I have a client who was fond of saying that he had "made it in D.C." once he'd gone through his first media firestorm. While he was using the humor to mask his own terror at the personal and professional experience he was undergoing, he wasn't far off. In some sense, involvement in a matter worthy of media attention suggests an individual is involved in something of significance, or that they as an individual has become significant. But that is small consolation when one's actions or behavior become the subject of media attention, scrutiny - and devastating criticism.
News flash: people screw up. Sometimes the screw-up is big, sometimes it's relatively small. People who spend time in front of news cameras tend to have very public screw-ups. While not every screw-up lands on the AP wire, those that do can alter a person's personal, professional and political career forever. In the age of digital media, Google, Bing and other search engines do not forget. Years - and sometimes decades - of accomplishment or public service can still be buried under one bad story, even if it's later retracted, corrected, or found to be without merit.
In the past month, a high-profile sports commentator was suspended for insensitive comments about domestic violence. A well-known beltway journalist was fired for plagiarism. Half a dozen actors gave answers in news interviews that they will come to regret.
These are not criminal offenses. But each of these individuals has been sentenced nonetheless.
Individuals who are battered by media firestorms cannot spend the years afterwards hiding under blankets. So the question becomes, how and when do people who are the subjects of such firestorms wade back into the water? Each has a choice - embrace the episode as a defining moment in their personal history; or work to deflect it and put it behind them. Below are some factors for individuals to consider who want to move on after the storm subsides:
First, analyze why you are re-entering the fray. Sometimes, individuals are dying to jump back in the public sphere to prove that they have survived or to attempt to defend their legacy. Doing this can provoke antagonists to dredge up the episode, re-analyze it (this is the 24 hour news cycle), and further revive the drama that the individual is trying to get beyond. Don't create false urgency about re-entering the public arena - think strategically about why this is the moment to do so.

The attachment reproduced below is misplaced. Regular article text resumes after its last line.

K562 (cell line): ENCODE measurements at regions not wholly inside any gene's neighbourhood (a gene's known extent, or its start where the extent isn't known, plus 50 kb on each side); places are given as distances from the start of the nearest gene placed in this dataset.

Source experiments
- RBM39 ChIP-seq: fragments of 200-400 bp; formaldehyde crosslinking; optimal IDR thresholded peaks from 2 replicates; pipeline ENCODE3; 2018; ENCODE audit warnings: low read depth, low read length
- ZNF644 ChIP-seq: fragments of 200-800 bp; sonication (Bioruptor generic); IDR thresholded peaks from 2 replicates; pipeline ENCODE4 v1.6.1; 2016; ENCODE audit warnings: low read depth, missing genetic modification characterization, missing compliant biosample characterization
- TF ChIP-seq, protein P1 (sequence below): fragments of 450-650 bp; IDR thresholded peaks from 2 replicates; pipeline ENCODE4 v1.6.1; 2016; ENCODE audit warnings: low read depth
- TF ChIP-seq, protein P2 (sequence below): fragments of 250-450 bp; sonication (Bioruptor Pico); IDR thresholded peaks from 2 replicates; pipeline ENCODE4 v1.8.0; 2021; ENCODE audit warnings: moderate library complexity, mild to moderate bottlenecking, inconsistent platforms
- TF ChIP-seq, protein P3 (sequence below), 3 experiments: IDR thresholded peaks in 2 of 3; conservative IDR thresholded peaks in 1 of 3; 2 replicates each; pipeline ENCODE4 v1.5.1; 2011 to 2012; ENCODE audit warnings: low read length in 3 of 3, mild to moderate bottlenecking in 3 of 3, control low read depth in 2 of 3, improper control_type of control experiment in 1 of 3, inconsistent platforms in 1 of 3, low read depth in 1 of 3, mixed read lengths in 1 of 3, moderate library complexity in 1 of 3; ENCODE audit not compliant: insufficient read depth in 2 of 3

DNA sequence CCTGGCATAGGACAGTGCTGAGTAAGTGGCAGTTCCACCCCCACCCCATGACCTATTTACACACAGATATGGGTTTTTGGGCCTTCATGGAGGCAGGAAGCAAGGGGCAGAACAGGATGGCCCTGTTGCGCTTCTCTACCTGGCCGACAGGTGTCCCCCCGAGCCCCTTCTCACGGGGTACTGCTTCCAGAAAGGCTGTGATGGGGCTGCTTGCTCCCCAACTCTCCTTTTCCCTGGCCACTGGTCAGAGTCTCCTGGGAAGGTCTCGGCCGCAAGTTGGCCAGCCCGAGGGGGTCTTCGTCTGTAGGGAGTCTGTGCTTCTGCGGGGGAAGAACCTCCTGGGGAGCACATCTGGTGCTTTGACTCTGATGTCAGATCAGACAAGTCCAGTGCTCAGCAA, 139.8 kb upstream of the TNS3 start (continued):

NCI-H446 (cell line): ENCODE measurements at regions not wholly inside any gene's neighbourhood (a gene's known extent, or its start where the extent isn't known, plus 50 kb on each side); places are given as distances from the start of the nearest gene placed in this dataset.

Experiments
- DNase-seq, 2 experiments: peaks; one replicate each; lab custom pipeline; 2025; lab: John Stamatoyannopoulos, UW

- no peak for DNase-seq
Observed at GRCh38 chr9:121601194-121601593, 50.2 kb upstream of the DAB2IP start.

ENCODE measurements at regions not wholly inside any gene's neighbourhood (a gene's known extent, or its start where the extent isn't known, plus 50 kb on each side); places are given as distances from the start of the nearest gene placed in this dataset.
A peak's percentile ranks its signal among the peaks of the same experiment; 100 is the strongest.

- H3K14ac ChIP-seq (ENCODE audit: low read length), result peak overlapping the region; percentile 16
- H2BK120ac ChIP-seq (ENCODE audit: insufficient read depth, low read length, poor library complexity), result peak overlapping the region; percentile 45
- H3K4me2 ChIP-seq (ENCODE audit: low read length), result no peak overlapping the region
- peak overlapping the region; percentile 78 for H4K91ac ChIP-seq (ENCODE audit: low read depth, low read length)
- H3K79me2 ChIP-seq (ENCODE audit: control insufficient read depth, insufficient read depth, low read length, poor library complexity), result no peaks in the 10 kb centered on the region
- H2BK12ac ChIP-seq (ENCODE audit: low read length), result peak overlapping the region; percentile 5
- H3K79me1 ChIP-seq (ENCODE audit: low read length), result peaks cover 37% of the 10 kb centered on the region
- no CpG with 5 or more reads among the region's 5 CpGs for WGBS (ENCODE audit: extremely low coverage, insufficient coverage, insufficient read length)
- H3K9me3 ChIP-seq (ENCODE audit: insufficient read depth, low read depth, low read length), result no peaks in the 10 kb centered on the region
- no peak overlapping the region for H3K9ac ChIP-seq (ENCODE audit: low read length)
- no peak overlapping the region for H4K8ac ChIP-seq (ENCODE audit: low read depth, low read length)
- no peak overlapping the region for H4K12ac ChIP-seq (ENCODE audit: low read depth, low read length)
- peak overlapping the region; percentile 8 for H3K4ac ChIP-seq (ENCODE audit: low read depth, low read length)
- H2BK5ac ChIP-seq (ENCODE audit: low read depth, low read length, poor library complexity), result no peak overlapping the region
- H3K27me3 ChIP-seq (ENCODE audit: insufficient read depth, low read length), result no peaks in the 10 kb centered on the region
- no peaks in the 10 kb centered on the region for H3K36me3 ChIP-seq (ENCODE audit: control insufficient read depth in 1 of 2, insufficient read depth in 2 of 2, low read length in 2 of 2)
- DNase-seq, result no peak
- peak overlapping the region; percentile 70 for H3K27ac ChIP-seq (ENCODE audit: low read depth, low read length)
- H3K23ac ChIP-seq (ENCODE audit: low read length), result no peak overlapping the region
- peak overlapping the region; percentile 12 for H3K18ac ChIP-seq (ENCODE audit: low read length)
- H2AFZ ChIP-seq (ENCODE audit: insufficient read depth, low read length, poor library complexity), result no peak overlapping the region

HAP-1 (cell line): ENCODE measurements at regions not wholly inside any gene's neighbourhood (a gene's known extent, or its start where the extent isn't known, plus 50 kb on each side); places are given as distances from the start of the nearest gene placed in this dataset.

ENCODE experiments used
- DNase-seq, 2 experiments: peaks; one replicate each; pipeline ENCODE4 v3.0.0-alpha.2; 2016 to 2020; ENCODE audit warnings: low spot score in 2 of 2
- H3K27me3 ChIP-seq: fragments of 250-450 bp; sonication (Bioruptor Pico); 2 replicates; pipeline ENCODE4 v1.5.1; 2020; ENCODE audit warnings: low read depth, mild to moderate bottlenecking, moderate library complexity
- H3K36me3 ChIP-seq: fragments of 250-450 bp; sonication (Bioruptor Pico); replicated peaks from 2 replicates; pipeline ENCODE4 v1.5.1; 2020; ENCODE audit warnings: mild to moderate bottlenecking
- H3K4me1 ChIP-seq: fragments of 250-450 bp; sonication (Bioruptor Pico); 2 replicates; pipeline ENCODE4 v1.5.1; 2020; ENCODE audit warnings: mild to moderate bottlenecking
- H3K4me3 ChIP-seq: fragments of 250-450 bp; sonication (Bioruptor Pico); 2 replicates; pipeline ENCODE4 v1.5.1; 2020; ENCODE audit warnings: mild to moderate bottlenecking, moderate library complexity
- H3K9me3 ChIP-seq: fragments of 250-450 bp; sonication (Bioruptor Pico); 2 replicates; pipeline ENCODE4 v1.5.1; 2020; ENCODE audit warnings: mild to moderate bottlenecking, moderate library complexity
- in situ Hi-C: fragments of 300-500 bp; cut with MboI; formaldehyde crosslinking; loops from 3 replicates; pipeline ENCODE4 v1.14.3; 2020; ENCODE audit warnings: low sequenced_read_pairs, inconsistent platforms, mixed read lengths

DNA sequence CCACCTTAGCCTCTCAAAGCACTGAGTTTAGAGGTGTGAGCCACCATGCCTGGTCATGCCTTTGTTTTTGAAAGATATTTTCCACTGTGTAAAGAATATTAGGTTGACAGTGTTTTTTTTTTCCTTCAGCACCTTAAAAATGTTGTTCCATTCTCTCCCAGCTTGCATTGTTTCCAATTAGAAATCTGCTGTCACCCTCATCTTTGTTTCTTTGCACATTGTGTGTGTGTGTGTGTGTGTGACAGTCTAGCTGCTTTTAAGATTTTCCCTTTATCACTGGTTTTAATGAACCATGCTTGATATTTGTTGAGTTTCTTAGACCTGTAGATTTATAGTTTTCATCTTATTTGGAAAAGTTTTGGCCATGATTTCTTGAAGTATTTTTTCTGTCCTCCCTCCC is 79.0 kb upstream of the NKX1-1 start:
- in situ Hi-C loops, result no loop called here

Second, be prepared. Most individuals who have experienced a storm NEVER fully leave it behind. Re-engaging with media and public audiences will always put an individual back in a position of vulnerability. Do not step back on to the stage without having a short and sweet answer to respond to the previous issue that cased your exit from the public stage. For most (smart) individuals, that statement will include an apology. The fastest way to put scandal behind you is to 1) apologize; 2) take responsibility; and 3) make clear that it will never occur again. Failure to embrace these steps may only prolong the pain the episode will cause.
Third, don't jump into the deep end. Find a reason to publicly re-engage that, if possible, is not related to the issue that got you in trouble in the first place. Focus your energy on the new topic, product or initiative you are announcing. Convincing stakeholders that an embarrassing episode is old news helps if you act like it as well. Slowly re-engage so you and your team have a sense of the environment you're stepping into, and most importantly the extent of the media's appetite to revisit the past.
While it is true that the internet lives forever, so does an individual's legacy. While the public may act as judge and jury during a media firestorm, the person who has been through the storm has the ability to chart his or her path to redemption. How someone bounces back after being knocked down says as much, if not more, about their character than anything else.